Perry also isn’t backing down on his more controversial statements. He told an audience in Ottumwa, Iowa, in August that he stood by his book. “Social Security is a Ponzi scheme for young people,” he declared. “The idea that they’re working and paying into it today, that the current program is going to be there for them, is a lie. It is a monstrous lie on this generation, and we can’t do that to them.”
Another Romney line of attack may be to note that Perry was a Democrat until he was just shy of 40 years old, going so far as to serve as Al Gore’s Texas chairman in 1988. But Perry is ready for such attacks, explaining that when he was growing up Texas was so Democratic he “never even met a Republican until I was 25 years of age.” As for Gore, Perry noted that in 1988 the Tennessee senator hadn’t fully ventured into the ozone layer on environmental issues and was the most conservative Democrat running that year. Perry himself says he was completely disillusioned with his ancestral party at that point. “I made both political parties happy when I switched,” he told me.
So far Romney’s attacks on Perry have avoided the overt use of sharp elbows and have centered on
sly digs at the Texas governor’s quarter century in public office. By comparison, Romney aides note their man has a record of creating private-sector jobs as a venture capitalist. “I won’t just have been somebody who watched jobs be created, I actually created jobs,” Romney told an audience in New Hampshire in August. “I spent four years in government. I joke that I didn’t inhale.”
IT WILL BE THE JOBS ISSUE — and Texas’ record in creating them — that will define Rick Perry’s presidential run. Since he became governor in 2001, the U.S. as a whole has had a net loss of private-sector jobs, while Texas — which has only 8 percent of the nation’s population — has had a net gain of 825,000 jobs.
Richard Fisher, president of the Dallas Federal Reserve Board, told me that if you look at the number of jobs created since the recession technically ended in June 2009, Texas has accounted for 48 percent of net new jobs created in the U.S.
Fisher also disparages claims that the jobs are all low-paying jobs at McDonald’s or Walmart, paying the minimum wage, or that they were primarily caused by the oil and natural gas boom. According to Tom Pauken of the Texas Workforce Commission, the annual median wage in Texas in 2010 for all occupations was $31,500 a year, only 7 percent below the national average. That difference is easily explained by the fact that Texas has a younger workforce than most states and a higher percentage of workers in lower-pay agriculture jobs near the border with Mexico.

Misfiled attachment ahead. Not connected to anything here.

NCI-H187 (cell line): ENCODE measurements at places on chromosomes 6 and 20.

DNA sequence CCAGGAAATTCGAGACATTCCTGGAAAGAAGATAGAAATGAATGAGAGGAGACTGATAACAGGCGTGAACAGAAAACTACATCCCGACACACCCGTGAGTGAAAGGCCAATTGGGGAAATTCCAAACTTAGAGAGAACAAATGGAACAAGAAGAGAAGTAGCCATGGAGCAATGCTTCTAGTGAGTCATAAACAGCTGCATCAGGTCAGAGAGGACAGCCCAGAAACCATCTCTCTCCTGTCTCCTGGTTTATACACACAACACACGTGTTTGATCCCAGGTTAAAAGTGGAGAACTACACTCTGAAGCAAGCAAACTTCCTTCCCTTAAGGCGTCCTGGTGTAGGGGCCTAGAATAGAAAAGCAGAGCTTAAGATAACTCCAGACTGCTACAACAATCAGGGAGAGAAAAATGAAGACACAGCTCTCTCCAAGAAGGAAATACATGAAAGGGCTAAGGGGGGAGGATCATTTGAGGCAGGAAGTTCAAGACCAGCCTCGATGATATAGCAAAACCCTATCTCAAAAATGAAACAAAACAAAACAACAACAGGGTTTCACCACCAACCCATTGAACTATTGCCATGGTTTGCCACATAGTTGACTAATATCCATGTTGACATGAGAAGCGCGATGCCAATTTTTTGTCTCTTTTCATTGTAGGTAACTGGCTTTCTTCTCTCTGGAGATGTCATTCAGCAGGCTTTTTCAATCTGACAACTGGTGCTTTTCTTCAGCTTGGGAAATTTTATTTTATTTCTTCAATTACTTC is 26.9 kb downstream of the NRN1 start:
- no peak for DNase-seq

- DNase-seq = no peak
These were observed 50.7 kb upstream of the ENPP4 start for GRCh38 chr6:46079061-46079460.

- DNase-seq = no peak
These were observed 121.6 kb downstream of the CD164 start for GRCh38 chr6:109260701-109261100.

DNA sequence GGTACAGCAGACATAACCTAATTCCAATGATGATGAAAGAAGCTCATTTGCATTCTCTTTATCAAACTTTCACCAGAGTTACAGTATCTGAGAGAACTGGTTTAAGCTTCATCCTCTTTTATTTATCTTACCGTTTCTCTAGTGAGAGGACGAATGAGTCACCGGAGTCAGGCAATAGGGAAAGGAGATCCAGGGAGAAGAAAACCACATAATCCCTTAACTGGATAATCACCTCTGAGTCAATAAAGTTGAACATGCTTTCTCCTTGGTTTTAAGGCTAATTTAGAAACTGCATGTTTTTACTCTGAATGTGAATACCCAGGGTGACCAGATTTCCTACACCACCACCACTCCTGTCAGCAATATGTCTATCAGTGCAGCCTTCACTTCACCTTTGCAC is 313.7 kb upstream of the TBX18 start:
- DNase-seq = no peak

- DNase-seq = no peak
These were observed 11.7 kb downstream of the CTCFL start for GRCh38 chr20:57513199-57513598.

As for where the job growth has been, three sectors of the economy have grown faster than the energy sector, which alone added 40,500 net new jobs in 2010. Last year, Texas added 57,900 new jobs in trade, transportation, and utilities, a total of 53,400 jobs in professional and business services, and 44,900 net new jobs in the hospitality industry.
For each of the past seven years, CEOs polled by Chief Executive magazine have rated Texas first in the nation for economic development climate and job growth. What is the secret of Texas’s success? Rick Perry isn’t shy about his answer. “It’s all about four points,” he told me. “First, don’t spend all the money. Keep the taxes low and under control. Have regulations that are fair and predictable so business owners know what to expect from one quarter to the next. And reform the legal system so that frivolous lawsuits don’t paralyze employers who are trying to create real wealth.”
If there is one issue which Perry has made a personal crusade, it is lawsuit reform. Working with the legislature, he has helped pass curbs on frivolous lawsuits, implemented a first-in-the nation system under which the loser pays all court costs in many lawsuits, and reformed medical malpractice law.
Dick Weekley, the co-founder of Texans Against Lawsuit Abuse, says Perry showed genuine political courage in resisting calls for watered-down reforms that wouldn’t have addressed the core problem. He recalls that in 2002 Perry vetoed a bill strongly supported by doctors that would have required them to prompt payment from health maintenance organizations. In the eyes of tort reform advocates, the bill was a Trojan Horse compromise negotiated between doctors and trial lawyers. “There was a huge response from physicians,” Kim Ross, the former top lobbyist for the Texas Medical Association said. TMA went so far as to endorse Tony Sanchez, Perry’s millionaire Democratic opponent in the 2002 election. “Perry sent a signal that he wanted real reform and would stand his ground,” Weekley told me. “Soon the medical lobbyists playing footsie with the trial lawyers were gone and the obstacles to real reform started falling.”
THAT SAID, Perry has shown less success in areas where he hasn’t focused his attention or priorities. Far from reducing subsidies to business, he has embraced them as a form of development aid to entice firms to move or expand in Texas — often with mixed results. On immigration, he has incurred the wrath of some Tea Party activists for, a decade ago, signing a bill allowing the children of illegal immigrants to pay in-state tuition rates at public universities early. In education, he has never really pushed for fundamental reforms such as school choice at the K-12 level, though he gets points for challenging the claims that pampered public universities shouldn’t share in budget sacrifices and efficiency efforts.
Perry also talked big but delivered little on health care. Early in 2010, following the passage of Obamacare, Perry made a big show of saying his state would have to pull out of Medicaid, the joint federalstate program that pays for health care for the poor. “We need to get out of it, before the added costs eat us alive,” he told the Wall Street Journal editorial board. “And with the budget shortfall we’re anticipating we may have to act this year.”
But when Byron Schlomach, a former Texas budget analyst who is now with the Goldwater Institute in Arizona, called a top Perry aide to inquire about any plans to withdraw from the program he was told the administration hadn’t looked at the issue at all. “I didn’t appreciate them much for that,” Schlomach told me. But he nonetheless remains a Perry fan. “Virtually every fake reform that Governor Bush claimed credit for, besides education, Perry made real,” he says. “Perry is way closer to the real deal than Bush ever thought about being. Find me a politician without warts and I’ll show you a horse with wings.”
Rick Perry has no prospects of being able to fly, but as a political war horse he has won every race he ever entered and brought him some policy prizes during his tenure as governor. He’s one horse no political handicapper would want to wager too much money against his going the whole way.